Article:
You guys, I’m in love. With kabocha squash.
We were at Trader Joe’s the other day. I’d just watched Elysse break down a butternut squash at her house, so I had squash on the mind. I was going to also grab a butternut, but then I saw that TJ had kabocha and I went totally mental. KABOCHA IS DELICIOUS. If you aren’t sure what it is, it’s a Japanese pumpkin. You might find it in your veggie tempura. It’s quite sweet and tastes more like a sweet potato to me and also has kind of a starchy mouthfeel like a potato. I had NEVER cooked one of these before, so it was one big adventure, and I followed this recipe from Nom Nom Paleo.
First, preheat your oven to 400 and then wash and dry your squash. I wanted to keep the skin on and eat it, but you can also peel it off if you want. To start cutting up your squash, try to carve off the top and the bottom, kinda like when you take the top off a pumpkin when you carve jack-o-lanterns. This makes slicing through the whole thing a lot easier. The sharpest knife we have is from Daiso… so… you can see what kind of tools I’m working with here. (Daiso is the Japanese dollar store.) I found that using a short stubby knife worked better for removing the top and bottom. Then use a larger knife to slice the squash in half and dig out all the seeds with a spoon. Feels like Halloween!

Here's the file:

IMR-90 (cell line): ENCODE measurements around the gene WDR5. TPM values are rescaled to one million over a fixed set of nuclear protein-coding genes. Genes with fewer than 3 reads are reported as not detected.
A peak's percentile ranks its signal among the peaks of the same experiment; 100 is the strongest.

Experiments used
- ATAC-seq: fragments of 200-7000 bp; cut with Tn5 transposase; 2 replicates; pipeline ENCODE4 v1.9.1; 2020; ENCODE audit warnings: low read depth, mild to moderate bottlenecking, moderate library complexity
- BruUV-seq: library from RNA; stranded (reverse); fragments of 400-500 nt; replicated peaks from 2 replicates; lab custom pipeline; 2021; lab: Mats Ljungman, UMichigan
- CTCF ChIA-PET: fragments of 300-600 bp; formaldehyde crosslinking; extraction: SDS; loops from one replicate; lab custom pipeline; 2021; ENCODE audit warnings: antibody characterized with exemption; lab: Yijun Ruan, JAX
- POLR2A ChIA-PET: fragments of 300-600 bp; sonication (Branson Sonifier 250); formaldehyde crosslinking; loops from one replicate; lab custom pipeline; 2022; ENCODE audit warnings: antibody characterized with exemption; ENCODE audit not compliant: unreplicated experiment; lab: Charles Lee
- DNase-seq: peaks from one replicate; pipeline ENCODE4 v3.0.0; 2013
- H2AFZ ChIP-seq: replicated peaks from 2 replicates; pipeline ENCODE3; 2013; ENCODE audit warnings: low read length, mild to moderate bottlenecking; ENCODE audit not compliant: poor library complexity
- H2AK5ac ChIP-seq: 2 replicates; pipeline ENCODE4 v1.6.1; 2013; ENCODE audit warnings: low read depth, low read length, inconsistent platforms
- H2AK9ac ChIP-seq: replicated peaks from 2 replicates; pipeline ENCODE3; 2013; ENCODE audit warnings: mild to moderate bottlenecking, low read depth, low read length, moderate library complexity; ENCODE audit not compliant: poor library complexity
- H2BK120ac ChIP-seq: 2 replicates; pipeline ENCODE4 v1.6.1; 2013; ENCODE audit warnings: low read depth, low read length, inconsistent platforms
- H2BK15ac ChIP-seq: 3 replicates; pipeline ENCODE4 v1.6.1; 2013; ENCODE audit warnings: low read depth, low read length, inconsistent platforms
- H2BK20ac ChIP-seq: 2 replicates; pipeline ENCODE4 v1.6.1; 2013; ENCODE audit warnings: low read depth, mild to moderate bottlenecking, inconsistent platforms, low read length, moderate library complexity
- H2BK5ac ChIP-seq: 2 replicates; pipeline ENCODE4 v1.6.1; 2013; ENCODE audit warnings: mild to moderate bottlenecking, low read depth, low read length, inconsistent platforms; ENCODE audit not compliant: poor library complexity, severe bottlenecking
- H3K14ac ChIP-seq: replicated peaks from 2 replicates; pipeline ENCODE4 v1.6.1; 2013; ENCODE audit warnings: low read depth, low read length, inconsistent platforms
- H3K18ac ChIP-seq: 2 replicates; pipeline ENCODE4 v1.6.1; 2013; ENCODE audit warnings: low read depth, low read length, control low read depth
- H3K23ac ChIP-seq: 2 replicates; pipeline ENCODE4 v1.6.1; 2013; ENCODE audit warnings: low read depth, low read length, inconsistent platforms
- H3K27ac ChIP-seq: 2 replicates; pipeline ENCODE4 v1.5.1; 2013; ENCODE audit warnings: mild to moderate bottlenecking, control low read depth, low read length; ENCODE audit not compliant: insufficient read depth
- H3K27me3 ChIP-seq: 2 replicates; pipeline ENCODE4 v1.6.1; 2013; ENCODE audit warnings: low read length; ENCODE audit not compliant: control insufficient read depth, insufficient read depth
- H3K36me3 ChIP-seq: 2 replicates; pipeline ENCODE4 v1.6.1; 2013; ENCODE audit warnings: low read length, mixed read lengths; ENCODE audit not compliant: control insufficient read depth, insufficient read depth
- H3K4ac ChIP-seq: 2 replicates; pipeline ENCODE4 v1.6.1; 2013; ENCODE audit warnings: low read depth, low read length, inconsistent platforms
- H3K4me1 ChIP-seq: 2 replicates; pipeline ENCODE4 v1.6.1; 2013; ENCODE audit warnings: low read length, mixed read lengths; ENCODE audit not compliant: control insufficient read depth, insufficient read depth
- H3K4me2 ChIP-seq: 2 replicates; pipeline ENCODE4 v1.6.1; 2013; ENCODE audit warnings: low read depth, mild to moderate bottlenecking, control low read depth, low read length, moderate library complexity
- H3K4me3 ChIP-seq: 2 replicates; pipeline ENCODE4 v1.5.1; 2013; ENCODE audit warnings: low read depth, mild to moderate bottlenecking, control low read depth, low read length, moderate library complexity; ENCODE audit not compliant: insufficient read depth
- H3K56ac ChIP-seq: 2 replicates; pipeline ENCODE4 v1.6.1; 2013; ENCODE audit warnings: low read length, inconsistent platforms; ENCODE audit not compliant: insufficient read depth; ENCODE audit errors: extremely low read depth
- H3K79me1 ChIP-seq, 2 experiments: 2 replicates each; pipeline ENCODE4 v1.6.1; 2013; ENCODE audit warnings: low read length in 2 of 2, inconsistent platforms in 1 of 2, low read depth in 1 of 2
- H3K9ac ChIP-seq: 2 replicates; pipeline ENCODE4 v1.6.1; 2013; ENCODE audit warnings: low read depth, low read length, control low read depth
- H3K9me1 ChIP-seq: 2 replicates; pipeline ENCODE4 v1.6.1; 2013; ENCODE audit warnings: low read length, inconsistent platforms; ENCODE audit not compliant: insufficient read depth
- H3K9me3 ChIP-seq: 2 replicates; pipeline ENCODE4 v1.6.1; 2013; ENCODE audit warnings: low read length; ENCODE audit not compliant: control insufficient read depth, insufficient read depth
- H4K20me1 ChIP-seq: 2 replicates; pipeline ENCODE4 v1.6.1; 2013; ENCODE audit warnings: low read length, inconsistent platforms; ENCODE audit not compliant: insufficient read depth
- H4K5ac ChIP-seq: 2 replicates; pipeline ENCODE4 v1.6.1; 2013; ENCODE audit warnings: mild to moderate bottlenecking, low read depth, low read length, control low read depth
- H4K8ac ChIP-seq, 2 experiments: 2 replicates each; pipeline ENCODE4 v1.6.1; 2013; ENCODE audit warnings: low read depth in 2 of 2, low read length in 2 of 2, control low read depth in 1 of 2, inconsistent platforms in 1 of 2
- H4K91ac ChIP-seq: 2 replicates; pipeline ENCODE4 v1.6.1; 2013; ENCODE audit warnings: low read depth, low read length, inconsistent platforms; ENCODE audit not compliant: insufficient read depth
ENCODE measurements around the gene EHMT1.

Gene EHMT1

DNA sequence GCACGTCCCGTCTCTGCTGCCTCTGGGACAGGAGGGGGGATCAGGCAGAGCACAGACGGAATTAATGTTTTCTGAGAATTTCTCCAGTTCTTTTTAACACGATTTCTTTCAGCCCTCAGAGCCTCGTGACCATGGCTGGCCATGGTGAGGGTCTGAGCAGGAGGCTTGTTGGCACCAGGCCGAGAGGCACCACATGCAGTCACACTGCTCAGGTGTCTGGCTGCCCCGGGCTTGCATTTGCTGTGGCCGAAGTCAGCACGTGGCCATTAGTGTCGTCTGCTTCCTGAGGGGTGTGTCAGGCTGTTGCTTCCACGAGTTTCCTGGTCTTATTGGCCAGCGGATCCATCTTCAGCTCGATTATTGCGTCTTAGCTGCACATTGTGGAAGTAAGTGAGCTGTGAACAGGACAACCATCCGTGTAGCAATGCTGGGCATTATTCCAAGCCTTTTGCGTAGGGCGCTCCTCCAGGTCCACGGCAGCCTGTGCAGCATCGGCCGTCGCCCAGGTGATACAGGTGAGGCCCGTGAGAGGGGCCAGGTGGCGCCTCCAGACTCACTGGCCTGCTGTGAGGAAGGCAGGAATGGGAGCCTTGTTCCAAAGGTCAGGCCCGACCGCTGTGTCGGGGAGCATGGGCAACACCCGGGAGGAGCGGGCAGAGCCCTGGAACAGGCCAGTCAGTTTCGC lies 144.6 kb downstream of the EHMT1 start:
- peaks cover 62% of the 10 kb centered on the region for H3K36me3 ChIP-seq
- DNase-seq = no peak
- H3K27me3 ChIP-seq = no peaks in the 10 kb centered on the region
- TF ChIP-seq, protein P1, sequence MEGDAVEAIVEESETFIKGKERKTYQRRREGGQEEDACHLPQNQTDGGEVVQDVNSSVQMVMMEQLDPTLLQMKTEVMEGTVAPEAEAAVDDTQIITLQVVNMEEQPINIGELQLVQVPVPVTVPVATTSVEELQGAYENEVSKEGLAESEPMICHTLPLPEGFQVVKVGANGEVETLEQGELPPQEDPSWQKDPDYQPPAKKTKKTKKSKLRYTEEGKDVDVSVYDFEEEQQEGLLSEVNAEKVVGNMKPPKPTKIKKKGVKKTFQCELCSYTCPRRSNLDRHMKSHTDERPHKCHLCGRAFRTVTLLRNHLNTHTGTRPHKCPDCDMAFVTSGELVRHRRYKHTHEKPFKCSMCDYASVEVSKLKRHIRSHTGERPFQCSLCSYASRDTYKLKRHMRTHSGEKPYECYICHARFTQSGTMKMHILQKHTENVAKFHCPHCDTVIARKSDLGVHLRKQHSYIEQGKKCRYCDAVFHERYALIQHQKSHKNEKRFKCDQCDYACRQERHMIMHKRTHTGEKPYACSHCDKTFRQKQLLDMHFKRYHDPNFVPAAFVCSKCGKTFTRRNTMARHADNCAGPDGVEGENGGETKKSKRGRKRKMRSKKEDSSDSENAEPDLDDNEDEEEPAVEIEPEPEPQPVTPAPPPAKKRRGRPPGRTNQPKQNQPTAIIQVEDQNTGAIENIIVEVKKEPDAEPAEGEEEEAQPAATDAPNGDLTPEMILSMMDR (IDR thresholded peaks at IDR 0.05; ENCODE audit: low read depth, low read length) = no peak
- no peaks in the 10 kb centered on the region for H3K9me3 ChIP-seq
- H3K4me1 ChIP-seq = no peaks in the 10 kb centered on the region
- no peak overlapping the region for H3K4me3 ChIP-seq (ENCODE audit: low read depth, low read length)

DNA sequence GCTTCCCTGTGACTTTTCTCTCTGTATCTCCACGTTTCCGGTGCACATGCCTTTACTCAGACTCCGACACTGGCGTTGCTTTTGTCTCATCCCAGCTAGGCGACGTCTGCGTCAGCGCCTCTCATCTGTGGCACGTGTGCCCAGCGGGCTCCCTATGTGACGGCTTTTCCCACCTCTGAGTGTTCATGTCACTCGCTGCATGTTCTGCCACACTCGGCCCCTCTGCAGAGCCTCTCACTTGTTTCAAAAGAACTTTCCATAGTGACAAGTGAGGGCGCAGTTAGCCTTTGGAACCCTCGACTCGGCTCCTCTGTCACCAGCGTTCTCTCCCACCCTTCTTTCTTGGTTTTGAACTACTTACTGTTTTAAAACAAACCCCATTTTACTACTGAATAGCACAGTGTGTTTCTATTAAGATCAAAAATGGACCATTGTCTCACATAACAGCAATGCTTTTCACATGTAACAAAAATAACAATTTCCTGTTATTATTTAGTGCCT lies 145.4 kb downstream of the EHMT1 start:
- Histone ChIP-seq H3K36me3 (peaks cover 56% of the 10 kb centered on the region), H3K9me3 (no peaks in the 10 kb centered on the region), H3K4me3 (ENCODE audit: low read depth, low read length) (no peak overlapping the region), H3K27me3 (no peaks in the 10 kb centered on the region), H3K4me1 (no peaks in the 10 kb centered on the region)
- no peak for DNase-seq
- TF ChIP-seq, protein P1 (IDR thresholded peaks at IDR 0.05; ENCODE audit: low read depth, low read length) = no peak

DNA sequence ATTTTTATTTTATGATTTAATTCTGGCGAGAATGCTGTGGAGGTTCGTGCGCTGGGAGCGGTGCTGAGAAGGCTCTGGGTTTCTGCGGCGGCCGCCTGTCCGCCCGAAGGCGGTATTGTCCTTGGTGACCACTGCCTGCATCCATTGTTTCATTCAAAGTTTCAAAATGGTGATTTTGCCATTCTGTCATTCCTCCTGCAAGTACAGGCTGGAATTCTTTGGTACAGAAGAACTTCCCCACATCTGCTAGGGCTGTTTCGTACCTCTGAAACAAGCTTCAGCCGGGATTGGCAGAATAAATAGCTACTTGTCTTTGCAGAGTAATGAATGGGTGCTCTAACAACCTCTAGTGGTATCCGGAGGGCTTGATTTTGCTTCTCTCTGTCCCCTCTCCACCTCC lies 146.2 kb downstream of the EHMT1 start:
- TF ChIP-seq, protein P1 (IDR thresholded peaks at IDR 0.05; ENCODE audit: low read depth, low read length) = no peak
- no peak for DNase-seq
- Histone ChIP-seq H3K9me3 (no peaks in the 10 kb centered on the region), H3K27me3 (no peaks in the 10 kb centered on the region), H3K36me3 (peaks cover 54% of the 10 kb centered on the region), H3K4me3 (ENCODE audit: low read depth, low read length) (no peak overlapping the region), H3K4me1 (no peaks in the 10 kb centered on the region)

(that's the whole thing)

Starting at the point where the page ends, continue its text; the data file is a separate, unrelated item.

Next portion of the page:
Then keep slicing it up. Like half-inch wide slices. This is the part where I really wanted a grown-up in the house, because, this did not feel like a safe activity for me.
When it’s all sliced up, throw the slices in a bowl and toss in 2 TBS of melted coconut oil (or butter) with some salt and pepper. This part feels very moisturizing to the hands.
Then lay them all out in a single layer on a cookie sheet covered in foil.
Then ya pop em in the oven! My squash fit on two cookie sheets, so I put them both in the oven at the same time, one in the middle rack, and one slightly below that. I had no idea what would happen to the ones on the lower rack.
Then you bake them for 15 minutes. Then go in there and flip them all over and leave them in there for 15 more minutes. Then you can take them out!
As it turns out, I enjoyed the ones on the bottom rack, because they got even more carmelized, crispy on the outside and mushy on the inside! I am not really sure what I would pair these with to make a proper meal, but they were so terrifically yummy, and surprisingly, even Manda liked them!! She is not known for liking squash or vegetables, so this was a super IDGAF kitchen victory! And I still have all my fingers!